By Donal Laverty, Consulting Partner

In Henry IV, William Shakespeare wrote: Uneasy lies the head that wears a crown.

Studies show that over 70% of new CEOs report feelings of loneliness, although they don’t have exclusive rights to these emotions. Leaders, across all levels of all organisations, experience a sense of loneliness from time to time, especially those who have been recently promoted to management or leadership positions. This Mental Health Awareness Week, it is important to acknowledge that unchecked loneliness can have a negative health impact. New leaders must be equipped with the tools to recognise and address these feelings as soon as they emerge.

There is increasing evidence to suggest that at work, loneliness reduces task performance, limits creativity, and impairs other aspects of leadership functions such as reasoning and decision making. It is imperative, not only for our health but also for our work, that we address the loneliness epidemic.

The jury may be out on exactly how many of us are lonely at work, but the medical experts agree: feelings of isolation are not good for the people experiencing it. Social loneliness, which is felt when we do not have a confidante and are unable to get support from peers, colleagues, family, or friends, can lead to despair and possibly depression.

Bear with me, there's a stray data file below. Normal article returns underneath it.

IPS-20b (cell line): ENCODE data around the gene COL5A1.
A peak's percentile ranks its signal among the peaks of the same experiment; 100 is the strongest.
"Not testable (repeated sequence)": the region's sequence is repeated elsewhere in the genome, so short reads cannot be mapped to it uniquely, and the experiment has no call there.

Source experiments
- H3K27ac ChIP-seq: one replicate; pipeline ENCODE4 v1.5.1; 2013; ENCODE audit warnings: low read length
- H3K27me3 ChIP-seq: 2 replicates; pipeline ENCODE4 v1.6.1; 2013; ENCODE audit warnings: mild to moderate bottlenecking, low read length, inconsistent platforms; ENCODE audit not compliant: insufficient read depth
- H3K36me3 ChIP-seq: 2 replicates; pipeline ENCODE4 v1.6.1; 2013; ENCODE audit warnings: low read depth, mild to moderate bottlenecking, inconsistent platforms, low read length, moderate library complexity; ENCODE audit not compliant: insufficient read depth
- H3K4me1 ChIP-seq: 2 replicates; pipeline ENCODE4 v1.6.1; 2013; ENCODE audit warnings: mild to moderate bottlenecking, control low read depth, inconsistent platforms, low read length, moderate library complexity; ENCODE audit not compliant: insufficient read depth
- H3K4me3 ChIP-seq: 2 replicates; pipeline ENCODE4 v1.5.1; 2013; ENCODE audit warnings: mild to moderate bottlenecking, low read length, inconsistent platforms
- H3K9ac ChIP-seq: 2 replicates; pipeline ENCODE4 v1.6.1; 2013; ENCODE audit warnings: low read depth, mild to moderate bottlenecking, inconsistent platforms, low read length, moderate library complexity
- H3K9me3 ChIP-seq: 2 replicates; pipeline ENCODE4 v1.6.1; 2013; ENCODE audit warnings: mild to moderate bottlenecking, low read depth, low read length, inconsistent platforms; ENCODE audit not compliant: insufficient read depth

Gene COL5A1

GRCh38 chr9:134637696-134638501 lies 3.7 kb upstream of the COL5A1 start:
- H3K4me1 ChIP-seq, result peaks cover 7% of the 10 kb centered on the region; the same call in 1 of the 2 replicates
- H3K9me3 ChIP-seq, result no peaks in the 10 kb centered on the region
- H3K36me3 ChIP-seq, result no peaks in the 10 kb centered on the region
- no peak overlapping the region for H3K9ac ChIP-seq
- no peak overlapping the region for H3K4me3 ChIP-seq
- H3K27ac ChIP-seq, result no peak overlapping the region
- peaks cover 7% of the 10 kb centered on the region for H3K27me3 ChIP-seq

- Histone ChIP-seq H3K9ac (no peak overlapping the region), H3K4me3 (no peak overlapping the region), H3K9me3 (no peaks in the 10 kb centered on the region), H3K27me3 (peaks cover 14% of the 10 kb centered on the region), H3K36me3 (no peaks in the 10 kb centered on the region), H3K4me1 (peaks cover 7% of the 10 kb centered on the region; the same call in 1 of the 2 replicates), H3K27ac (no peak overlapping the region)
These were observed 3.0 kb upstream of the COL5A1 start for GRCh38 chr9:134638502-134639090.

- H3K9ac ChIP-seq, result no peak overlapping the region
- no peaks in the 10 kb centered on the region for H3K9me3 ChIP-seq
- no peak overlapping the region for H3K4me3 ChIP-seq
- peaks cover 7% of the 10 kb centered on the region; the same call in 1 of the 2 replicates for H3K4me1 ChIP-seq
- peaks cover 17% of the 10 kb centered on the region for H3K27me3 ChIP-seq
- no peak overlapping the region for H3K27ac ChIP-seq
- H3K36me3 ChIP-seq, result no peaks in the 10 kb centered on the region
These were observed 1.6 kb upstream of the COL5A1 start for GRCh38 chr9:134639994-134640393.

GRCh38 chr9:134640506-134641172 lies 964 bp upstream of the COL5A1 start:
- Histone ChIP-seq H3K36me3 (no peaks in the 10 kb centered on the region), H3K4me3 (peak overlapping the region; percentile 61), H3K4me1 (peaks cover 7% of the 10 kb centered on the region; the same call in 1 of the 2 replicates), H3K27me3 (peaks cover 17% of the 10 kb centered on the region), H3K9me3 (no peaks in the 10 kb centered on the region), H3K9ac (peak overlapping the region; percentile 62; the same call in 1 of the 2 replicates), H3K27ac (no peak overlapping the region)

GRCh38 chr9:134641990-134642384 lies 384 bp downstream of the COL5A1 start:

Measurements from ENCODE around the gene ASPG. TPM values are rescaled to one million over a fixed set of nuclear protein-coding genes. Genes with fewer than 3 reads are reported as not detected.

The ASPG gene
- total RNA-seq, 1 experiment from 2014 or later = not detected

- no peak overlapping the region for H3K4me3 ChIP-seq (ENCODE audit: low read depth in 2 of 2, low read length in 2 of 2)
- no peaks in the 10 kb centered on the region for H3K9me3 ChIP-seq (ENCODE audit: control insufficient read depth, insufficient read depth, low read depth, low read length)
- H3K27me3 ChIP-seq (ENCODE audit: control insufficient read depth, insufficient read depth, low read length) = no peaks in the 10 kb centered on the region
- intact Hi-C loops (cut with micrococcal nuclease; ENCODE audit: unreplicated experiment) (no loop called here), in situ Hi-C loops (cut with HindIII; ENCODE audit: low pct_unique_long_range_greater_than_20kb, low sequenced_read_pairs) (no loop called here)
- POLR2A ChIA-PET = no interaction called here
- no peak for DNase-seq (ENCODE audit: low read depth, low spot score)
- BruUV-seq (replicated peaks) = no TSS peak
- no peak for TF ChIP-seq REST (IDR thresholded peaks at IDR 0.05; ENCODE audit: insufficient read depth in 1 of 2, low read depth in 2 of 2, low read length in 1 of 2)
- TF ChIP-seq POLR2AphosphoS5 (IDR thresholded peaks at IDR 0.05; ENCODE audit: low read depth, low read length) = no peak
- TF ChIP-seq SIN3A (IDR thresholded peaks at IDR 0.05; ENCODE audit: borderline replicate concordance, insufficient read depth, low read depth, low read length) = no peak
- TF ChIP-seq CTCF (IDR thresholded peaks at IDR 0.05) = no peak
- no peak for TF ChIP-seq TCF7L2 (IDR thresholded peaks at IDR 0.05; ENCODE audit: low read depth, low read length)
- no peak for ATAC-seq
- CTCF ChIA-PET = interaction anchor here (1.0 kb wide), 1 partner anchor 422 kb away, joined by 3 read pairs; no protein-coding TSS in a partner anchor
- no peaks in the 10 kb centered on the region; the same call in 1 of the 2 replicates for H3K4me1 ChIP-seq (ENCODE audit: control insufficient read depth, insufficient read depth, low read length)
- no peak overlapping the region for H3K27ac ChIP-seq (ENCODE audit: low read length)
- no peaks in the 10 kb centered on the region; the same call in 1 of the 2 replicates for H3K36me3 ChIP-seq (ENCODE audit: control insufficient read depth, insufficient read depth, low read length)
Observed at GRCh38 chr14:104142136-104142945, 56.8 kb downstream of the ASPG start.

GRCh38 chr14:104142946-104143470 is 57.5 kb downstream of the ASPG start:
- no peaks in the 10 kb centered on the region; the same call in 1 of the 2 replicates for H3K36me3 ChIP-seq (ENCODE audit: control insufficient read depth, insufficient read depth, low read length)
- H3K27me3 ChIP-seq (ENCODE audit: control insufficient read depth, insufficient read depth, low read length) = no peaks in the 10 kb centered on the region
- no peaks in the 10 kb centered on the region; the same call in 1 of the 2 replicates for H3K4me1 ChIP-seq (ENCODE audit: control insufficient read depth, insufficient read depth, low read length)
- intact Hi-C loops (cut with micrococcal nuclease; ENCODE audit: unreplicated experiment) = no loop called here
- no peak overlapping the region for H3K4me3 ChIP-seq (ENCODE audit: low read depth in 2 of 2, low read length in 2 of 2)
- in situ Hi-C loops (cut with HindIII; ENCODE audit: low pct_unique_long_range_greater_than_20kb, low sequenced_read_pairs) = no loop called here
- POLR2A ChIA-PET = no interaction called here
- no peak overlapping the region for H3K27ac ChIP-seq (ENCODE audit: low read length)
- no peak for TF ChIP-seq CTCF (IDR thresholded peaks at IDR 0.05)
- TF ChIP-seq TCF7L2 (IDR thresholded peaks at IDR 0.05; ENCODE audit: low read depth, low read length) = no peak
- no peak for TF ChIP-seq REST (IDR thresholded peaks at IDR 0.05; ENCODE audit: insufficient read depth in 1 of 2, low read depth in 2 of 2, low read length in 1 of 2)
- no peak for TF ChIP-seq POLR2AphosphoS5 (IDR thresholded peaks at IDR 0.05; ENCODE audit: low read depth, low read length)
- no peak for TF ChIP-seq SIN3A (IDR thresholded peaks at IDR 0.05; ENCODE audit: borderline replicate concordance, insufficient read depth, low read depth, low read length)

In some work environments, admitting to loneliness, isolation, and fear equates to weakness and many feel they can’t be weak in the top job. Others feel an internal conflict as an organisational leader with power, privilege, and perks and fear it contradictory to admit to feelings of isolation.

Solutions to such feelings include the building of a support network, where leaders can access an outlet to explore their feelings and to validate the worth of their choices. Joining a professional body can be an important step in this, meeting likeminded colleagues in the same position from other organisations allows leaders to share confidences and burdens with people who know what they’re going through. Finding ways to connect appropriately with your team members can also be key. Even as the leader, you can connect with your team members in ways that let them see you as an approachable leader.

Leaders themselves may think that loneliness is an unalterable condition they must endure. It may well be lonely at the top, as they say. But does leadership really have to be lonely? The short answer is no. Curing your loneliness often takes time and behavioural changes to prioritise mental and physical wellbeing. Recognising your loneliness is the first step – then you can put in place the right support systems and change your habits.

To discuss any aspect, get in touch with Donal Laverty E: T: 028 9032 3466